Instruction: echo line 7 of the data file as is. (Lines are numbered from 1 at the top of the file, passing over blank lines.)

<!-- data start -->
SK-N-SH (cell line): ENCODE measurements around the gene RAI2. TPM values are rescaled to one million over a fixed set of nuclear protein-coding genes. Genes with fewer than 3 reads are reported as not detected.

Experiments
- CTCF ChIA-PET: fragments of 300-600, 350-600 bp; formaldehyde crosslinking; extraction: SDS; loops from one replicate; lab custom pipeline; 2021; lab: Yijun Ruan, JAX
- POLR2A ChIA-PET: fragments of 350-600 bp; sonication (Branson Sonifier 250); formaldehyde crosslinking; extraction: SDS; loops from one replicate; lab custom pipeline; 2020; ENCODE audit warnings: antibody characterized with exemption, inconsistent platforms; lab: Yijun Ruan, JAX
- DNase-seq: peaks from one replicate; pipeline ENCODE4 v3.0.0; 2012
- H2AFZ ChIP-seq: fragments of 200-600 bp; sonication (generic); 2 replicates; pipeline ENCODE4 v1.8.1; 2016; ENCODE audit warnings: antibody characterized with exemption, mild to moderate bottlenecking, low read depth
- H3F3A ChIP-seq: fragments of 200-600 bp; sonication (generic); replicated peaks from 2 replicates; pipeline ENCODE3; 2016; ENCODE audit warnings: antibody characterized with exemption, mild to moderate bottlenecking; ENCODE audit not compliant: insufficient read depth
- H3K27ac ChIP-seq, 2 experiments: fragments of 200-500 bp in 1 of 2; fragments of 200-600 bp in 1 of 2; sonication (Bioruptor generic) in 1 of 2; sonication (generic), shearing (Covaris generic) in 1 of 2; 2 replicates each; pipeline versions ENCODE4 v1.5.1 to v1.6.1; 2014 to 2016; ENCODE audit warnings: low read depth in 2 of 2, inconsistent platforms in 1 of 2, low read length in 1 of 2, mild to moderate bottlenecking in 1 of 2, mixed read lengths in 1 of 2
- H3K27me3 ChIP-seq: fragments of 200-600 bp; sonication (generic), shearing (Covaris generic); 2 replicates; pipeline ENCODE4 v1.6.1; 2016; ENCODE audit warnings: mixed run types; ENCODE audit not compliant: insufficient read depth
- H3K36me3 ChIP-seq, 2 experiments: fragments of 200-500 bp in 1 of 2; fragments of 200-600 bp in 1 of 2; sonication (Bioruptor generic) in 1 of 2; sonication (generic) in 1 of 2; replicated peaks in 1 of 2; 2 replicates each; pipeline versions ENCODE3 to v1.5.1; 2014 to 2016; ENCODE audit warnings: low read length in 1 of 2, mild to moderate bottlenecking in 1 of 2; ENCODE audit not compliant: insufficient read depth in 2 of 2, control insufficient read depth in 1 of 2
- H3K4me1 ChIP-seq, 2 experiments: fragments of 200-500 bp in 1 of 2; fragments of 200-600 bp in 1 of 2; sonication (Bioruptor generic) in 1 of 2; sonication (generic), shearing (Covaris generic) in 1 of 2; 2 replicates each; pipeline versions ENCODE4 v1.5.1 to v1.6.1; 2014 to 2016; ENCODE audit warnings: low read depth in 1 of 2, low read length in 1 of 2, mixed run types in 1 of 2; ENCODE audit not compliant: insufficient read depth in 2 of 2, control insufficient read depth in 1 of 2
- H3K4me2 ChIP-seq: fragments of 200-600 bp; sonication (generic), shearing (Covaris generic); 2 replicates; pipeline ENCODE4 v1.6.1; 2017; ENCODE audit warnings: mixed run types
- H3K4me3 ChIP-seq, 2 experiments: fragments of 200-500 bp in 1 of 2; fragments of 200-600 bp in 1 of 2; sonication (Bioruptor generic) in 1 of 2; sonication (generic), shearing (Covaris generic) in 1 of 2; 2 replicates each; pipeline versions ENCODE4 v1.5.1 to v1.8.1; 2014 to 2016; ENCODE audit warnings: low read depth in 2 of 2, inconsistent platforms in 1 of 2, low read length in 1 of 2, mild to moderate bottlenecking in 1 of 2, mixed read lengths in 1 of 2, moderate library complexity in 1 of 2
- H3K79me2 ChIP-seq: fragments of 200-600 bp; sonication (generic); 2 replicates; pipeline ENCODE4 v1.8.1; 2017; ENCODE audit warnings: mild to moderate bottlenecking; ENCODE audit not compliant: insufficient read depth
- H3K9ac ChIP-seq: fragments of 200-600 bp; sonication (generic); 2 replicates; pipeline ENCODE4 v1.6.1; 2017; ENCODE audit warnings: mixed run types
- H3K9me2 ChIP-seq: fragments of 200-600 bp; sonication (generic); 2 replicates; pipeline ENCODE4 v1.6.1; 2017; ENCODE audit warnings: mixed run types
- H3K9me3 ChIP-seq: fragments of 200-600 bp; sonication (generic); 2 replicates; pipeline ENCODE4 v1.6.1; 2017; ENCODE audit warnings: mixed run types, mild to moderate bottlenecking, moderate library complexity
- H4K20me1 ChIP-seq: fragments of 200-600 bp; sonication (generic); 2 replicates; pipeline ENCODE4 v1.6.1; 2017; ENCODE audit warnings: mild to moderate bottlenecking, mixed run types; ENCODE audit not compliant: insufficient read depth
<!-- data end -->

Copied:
- H3F3A ChIP-seq: fragments of 200-600 bp; sonication (generic); replicated peaks from 2 replicates; pipeline ENCODE3; 2016; ENCODE audit warnings: antibody characterized with exemption, mild to moderate bottlenecking; ENCODE audit not compliant: insufficient read depth